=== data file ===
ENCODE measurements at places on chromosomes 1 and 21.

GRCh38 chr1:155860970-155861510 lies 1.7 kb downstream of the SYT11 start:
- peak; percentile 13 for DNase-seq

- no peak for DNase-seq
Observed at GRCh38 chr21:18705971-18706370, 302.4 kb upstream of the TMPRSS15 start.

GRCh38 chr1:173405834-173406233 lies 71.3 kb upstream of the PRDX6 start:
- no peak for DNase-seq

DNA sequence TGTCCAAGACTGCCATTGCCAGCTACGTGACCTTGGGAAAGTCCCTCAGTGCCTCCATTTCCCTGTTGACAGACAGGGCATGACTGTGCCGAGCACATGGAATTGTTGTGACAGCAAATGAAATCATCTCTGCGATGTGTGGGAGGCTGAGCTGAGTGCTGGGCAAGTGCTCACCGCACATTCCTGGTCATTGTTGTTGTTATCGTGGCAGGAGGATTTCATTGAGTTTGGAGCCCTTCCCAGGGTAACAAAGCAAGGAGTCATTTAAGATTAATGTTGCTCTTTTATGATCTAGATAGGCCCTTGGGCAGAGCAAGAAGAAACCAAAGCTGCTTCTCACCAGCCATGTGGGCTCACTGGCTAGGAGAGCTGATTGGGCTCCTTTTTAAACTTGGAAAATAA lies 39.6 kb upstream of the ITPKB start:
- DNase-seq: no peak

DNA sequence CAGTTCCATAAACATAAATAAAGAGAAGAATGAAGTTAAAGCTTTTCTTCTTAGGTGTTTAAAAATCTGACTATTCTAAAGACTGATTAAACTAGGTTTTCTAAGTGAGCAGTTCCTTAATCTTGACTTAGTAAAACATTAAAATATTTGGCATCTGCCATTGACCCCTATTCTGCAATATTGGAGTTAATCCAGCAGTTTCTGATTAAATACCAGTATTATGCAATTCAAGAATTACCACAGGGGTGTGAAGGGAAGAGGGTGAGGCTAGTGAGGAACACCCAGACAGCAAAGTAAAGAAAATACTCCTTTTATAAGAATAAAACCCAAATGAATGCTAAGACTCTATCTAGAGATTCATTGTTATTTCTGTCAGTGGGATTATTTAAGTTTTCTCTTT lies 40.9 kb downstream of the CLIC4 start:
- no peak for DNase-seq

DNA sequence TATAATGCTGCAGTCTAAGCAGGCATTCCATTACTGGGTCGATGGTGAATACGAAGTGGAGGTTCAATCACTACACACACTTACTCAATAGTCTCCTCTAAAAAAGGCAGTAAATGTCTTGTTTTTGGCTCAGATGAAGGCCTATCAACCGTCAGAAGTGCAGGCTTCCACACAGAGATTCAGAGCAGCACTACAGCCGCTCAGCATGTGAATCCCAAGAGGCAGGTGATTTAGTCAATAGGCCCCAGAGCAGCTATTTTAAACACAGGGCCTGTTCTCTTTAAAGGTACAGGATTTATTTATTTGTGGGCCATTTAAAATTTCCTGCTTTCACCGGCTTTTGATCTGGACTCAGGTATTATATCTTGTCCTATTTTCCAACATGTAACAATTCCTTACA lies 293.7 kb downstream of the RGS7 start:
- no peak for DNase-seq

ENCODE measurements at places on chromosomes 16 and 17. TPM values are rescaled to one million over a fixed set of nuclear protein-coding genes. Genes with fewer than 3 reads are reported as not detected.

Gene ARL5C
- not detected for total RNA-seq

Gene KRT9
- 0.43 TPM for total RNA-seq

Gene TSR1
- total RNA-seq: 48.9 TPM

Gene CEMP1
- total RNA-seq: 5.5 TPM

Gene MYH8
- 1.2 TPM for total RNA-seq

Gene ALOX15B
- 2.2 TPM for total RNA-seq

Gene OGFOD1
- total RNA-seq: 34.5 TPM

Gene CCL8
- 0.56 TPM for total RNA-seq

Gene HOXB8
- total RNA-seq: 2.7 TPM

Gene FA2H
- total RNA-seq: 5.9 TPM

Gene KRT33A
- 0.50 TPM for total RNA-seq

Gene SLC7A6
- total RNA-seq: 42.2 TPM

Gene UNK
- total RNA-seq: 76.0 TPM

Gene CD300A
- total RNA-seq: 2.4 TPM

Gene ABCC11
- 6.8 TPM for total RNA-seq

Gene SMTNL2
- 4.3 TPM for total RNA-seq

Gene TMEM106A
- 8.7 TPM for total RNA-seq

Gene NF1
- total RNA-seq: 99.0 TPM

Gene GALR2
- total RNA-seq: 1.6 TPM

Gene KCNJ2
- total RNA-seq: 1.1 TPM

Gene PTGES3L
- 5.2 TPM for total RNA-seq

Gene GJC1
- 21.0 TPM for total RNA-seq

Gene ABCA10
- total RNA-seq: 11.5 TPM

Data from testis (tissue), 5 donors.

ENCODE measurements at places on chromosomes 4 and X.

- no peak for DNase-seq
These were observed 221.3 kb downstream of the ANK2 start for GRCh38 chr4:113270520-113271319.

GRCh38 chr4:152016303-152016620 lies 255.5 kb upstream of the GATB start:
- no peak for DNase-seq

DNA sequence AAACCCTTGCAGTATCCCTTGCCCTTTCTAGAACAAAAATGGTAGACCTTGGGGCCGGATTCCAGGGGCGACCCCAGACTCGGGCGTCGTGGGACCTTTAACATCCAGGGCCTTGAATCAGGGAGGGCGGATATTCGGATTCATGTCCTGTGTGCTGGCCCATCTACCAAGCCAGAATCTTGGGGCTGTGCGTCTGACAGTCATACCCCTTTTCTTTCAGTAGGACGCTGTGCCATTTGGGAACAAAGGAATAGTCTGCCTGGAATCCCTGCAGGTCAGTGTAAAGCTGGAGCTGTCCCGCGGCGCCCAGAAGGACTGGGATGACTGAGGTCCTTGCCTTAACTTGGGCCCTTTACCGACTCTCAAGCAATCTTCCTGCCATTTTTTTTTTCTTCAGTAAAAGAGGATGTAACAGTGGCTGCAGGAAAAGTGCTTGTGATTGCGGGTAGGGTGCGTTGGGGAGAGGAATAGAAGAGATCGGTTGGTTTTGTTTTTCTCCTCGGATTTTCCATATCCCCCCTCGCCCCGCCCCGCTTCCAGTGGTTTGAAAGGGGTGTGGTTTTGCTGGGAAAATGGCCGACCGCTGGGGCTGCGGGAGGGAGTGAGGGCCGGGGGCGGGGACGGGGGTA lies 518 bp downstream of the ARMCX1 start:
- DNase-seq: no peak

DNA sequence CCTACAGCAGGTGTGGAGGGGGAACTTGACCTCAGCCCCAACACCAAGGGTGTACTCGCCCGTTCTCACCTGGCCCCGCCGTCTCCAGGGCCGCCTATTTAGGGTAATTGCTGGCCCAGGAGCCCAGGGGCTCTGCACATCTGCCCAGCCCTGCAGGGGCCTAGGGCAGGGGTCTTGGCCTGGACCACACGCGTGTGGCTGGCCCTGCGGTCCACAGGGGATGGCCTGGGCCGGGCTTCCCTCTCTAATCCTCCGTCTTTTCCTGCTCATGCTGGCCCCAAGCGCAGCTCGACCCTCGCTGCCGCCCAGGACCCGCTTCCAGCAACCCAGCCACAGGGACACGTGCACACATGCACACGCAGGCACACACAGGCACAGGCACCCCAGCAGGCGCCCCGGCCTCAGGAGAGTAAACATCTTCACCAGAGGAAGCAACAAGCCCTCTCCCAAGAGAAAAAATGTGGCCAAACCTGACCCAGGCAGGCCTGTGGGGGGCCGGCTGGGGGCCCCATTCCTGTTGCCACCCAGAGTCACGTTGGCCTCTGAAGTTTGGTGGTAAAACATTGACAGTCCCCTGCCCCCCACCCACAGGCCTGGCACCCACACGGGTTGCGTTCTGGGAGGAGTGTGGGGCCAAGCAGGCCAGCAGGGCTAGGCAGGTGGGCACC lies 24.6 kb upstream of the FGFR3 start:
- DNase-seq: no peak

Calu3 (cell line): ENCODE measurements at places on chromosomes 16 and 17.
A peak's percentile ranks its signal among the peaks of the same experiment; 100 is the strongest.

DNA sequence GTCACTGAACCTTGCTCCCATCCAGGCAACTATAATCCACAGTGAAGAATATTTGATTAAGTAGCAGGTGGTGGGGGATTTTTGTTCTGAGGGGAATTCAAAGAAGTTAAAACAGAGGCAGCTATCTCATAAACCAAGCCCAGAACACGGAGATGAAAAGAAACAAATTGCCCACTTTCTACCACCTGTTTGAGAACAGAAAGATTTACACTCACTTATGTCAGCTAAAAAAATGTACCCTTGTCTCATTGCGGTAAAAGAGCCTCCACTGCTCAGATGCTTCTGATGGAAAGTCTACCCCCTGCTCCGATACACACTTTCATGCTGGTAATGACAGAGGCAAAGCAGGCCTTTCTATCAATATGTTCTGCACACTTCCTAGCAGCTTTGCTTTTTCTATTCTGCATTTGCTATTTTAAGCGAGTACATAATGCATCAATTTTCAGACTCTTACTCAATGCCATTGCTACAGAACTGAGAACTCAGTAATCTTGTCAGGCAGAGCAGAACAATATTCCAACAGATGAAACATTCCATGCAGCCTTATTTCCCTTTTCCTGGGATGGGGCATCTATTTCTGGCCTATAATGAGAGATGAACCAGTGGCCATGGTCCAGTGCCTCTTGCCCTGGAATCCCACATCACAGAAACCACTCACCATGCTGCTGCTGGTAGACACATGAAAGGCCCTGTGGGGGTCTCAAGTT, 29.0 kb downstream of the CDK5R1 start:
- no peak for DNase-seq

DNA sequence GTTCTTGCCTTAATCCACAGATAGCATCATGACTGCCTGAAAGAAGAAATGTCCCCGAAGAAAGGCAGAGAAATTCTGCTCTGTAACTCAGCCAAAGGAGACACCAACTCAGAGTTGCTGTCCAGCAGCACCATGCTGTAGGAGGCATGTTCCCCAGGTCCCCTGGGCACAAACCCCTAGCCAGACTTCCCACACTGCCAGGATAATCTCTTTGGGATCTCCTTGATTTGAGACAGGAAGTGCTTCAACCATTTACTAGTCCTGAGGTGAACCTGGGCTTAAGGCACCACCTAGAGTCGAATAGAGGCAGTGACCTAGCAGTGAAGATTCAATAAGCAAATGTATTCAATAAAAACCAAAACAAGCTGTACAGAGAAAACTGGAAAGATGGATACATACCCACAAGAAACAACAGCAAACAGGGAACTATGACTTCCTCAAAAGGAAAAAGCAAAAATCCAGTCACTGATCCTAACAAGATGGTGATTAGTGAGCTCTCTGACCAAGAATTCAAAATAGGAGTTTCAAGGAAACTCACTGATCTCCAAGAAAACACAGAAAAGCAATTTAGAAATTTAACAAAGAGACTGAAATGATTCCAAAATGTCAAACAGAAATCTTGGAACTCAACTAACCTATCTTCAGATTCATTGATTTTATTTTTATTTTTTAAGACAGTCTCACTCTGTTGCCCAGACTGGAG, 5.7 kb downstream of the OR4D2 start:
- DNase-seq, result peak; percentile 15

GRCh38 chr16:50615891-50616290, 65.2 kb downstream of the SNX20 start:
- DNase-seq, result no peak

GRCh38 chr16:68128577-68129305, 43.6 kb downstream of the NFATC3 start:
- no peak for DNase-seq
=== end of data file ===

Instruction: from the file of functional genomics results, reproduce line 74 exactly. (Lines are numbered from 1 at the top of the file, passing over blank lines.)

- no peak for DNase-seq